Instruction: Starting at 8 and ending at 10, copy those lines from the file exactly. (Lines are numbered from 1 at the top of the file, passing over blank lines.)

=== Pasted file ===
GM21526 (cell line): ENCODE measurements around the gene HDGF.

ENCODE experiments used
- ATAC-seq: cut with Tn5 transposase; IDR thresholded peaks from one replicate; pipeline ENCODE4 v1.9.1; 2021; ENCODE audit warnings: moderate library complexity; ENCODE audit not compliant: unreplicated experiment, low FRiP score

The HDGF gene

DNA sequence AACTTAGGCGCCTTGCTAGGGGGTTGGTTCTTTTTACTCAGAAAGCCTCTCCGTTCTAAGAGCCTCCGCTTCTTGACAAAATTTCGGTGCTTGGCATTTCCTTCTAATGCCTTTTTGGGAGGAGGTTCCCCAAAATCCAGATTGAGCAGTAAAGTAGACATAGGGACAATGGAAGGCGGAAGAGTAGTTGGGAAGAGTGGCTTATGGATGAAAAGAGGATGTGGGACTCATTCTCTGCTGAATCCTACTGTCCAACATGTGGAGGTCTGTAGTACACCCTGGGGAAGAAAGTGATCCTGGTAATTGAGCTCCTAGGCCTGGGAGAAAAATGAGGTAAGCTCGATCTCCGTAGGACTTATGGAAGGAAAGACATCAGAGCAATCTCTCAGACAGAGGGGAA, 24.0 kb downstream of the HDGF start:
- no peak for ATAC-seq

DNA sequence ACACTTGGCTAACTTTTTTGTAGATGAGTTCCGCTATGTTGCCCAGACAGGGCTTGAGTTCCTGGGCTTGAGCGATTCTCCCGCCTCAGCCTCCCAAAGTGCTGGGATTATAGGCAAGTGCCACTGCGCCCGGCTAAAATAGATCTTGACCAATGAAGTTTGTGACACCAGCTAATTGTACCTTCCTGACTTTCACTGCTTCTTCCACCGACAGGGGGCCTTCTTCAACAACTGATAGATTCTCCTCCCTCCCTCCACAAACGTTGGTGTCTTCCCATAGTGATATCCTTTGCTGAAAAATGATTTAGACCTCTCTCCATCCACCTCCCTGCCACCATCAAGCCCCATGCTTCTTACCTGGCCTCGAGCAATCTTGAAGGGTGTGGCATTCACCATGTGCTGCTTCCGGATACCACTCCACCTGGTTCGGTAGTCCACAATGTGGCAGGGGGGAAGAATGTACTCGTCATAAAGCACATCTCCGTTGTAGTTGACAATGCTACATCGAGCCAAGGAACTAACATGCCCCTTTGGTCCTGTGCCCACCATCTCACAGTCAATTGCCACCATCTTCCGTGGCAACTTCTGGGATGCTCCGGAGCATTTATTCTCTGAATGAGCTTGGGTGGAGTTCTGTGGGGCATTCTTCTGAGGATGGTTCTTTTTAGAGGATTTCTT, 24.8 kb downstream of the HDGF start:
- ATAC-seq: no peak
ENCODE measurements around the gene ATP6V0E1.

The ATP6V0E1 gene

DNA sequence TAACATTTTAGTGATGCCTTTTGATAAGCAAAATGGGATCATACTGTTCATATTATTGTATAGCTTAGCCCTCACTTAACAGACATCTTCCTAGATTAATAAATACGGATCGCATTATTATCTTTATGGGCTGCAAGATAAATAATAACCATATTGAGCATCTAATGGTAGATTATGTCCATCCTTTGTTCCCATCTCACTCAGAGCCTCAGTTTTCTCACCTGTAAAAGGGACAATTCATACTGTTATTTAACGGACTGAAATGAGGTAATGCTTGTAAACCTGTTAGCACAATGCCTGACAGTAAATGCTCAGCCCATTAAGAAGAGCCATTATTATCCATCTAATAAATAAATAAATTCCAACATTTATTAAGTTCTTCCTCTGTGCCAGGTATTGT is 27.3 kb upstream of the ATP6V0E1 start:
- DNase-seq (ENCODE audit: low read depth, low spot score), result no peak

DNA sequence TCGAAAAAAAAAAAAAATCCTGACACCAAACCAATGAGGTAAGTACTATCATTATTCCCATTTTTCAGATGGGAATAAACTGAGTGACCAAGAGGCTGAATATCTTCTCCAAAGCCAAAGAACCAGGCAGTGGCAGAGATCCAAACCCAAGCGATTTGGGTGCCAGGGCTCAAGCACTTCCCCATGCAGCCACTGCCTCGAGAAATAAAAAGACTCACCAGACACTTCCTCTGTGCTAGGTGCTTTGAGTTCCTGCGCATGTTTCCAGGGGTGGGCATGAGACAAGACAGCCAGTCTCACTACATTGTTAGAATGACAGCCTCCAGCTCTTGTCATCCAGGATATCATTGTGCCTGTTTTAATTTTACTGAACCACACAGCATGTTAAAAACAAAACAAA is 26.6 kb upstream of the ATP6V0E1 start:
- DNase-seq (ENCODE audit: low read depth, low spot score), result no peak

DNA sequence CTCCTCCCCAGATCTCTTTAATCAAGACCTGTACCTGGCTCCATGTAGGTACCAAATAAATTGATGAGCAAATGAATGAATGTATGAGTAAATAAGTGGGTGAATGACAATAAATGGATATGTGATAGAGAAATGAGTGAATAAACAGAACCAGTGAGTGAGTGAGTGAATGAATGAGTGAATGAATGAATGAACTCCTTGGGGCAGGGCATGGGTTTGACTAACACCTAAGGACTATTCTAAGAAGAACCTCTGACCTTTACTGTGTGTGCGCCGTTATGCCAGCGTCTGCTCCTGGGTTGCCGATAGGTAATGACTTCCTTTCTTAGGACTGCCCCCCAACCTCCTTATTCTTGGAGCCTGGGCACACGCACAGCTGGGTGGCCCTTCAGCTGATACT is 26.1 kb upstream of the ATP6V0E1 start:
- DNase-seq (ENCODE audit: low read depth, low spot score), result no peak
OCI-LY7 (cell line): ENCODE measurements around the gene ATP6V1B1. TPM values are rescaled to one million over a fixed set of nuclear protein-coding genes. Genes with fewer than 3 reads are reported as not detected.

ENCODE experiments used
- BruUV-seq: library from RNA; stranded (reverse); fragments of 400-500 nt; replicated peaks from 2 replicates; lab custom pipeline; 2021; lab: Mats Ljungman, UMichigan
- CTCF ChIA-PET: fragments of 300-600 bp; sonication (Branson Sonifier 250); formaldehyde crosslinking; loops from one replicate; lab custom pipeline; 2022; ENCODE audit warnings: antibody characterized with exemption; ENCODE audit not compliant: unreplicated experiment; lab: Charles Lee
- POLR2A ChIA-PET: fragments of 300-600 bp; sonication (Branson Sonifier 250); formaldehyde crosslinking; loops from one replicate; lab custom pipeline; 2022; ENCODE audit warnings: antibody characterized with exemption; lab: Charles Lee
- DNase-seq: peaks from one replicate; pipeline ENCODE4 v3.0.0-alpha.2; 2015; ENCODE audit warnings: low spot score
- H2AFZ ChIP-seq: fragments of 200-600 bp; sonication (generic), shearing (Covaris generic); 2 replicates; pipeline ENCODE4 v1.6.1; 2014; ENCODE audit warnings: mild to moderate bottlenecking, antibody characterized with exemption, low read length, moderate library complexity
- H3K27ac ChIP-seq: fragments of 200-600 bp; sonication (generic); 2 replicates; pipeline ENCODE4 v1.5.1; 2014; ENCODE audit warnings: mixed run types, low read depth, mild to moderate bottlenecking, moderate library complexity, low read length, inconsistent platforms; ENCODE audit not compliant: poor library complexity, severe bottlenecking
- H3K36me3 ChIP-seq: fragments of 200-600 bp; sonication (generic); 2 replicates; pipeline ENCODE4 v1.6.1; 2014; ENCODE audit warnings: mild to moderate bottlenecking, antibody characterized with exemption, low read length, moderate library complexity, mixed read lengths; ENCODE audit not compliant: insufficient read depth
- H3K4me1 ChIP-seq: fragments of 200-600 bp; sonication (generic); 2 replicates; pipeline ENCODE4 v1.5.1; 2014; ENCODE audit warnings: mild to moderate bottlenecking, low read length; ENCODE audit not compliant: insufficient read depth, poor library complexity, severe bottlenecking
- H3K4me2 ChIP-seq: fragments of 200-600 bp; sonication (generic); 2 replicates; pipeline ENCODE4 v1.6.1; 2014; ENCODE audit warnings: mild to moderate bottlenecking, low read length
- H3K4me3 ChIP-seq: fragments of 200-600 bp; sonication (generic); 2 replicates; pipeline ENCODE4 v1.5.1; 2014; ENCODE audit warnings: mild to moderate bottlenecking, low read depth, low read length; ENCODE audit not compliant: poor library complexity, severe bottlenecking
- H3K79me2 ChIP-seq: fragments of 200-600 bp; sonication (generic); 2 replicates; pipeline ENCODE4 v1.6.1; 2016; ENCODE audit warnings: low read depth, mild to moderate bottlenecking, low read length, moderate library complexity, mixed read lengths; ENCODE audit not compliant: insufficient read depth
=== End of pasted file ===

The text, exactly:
- ATAC-seq: no peak
ENCODE measurements around the gene ATP6V0E1.

The ATP6V0E1 gene